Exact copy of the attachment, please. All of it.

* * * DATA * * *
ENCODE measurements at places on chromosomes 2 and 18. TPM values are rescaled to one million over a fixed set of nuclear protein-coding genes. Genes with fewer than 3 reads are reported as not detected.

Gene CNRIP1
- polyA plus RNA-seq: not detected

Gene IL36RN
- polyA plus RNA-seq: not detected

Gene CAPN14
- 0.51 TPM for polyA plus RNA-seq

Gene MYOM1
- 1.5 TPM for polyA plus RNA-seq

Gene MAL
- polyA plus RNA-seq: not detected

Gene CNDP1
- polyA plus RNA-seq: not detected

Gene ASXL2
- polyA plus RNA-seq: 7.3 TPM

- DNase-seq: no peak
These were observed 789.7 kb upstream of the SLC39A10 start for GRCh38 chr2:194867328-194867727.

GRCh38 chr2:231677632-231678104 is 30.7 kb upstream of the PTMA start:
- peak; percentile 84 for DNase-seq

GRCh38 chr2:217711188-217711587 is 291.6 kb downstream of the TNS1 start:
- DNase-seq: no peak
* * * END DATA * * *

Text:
ENCODE measurements at places on chromosomes 2 and 18. TPM values are rescaled to one million over a fixed set of nuclear protein-coding genes. Genes with fewer than 3 reads are reported as not detected.

Gene CNRIP1
- polyA plus RNA-seq: not detected

Gene IL36RN
- polyA plus RNA-seq: not detected

Gene CAPN14
- 0.51 TPM for polyA plus RNA-seq

Gene MYOM1
- 1.5 TPM for polyA plus RNA-seq

Gene MAL
- polyA plus RNA-seq: not detected

Gene CNDP1
- polyA plus RNA-seq: not detected

Gene ASXL2
- polyA plus RNA-seq: 7.3 TPM

- DNase-seq: no peak
These were observed 789.7 kb upstream of the SLC39A10 start for GRCh38 chr2:194867328-194867727.

GRCh38 chr2:231677632-231678104 is 30.7 kb upstream of the PTMA start:
- peak; percentile 84 for DNase-seq

GRCh38 chr2:217711188-217711587 is 291.6 kb downstream of the TNS1 start:
- DNase-seq: no peak